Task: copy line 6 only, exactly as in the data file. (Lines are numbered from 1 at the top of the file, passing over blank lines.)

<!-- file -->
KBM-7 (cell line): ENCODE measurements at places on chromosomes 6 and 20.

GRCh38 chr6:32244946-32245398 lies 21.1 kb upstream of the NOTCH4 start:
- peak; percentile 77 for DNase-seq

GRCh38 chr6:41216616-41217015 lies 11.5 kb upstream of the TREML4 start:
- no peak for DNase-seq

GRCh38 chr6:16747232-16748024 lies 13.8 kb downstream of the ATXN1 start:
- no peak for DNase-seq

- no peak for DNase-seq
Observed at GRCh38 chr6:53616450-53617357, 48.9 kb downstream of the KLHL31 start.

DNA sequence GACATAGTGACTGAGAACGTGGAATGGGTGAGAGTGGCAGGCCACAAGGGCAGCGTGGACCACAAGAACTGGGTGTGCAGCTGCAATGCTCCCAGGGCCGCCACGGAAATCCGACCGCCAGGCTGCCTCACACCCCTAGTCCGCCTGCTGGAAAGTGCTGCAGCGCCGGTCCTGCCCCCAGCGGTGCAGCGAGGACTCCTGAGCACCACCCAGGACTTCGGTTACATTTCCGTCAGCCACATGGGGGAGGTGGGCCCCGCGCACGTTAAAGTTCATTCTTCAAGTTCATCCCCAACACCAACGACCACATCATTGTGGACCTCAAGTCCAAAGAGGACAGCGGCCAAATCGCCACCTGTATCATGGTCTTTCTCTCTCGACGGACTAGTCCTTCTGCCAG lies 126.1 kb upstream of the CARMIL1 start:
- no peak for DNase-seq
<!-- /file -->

GRCh38 chr6:16747232-16748024 lies 13.8 kb downstream of the ATXN1 start: